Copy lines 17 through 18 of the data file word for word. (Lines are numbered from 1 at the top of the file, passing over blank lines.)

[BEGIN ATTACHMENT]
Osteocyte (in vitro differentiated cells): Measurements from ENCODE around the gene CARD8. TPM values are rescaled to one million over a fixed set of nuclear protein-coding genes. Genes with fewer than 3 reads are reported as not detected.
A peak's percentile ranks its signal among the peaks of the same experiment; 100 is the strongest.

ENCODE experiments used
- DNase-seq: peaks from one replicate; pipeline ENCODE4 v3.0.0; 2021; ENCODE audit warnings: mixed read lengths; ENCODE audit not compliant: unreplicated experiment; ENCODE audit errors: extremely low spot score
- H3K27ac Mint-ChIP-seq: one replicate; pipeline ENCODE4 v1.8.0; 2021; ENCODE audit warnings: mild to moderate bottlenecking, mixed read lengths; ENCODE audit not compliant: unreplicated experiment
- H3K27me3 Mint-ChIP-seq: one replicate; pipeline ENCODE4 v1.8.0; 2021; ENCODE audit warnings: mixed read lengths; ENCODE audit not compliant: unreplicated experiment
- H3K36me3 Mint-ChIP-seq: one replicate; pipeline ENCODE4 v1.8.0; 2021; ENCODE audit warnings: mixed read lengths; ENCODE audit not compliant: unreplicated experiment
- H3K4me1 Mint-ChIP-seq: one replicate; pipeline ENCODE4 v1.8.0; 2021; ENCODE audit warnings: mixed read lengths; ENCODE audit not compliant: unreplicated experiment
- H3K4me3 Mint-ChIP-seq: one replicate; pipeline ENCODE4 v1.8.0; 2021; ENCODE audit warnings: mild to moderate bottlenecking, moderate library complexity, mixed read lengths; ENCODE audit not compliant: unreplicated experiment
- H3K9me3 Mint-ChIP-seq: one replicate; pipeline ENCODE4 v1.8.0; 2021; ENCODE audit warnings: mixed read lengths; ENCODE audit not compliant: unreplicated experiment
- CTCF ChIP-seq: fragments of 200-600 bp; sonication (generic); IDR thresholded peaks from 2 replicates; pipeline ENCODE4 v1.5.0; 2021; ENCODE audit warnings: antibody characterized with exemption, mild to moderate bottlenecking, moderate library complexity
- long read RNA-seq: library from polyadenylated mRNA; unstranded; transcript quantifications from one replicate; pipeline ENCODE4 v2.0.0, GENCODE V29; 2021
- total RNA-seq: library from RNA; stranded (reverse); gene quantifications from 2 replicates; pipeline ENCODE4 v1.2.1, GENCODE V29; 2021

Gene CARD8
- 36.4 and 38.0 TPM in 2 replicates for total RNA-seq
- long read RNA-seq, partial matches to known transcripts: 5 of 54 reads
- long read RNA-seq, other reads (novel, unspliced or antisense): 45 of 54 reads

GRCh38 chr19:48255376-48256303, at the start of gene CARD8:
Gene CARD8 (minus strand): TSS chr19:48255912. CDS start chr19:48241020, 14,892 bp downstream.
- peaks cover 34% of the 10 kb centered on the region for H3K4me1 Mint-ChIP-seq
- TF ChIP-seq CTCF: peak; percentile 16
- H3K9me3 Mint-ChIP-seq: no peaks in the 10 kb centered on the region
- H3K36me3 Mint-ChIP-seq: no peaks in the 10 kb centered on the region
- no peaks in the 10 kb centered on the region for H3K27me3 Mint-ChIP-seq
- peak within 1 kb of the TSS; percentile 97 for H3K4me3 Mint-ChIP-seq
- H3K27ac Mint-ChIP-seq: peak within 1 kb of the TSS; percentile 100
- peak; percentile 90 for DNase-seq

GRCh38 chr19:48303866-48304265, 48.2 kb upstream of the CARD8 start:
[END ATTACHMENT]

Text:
- long read RNA-seq, other reads (novel, unspliced or antisense): 45 of 54 reads

GRCh38 chr19:48255376-48256303, at the start of gene CARD8: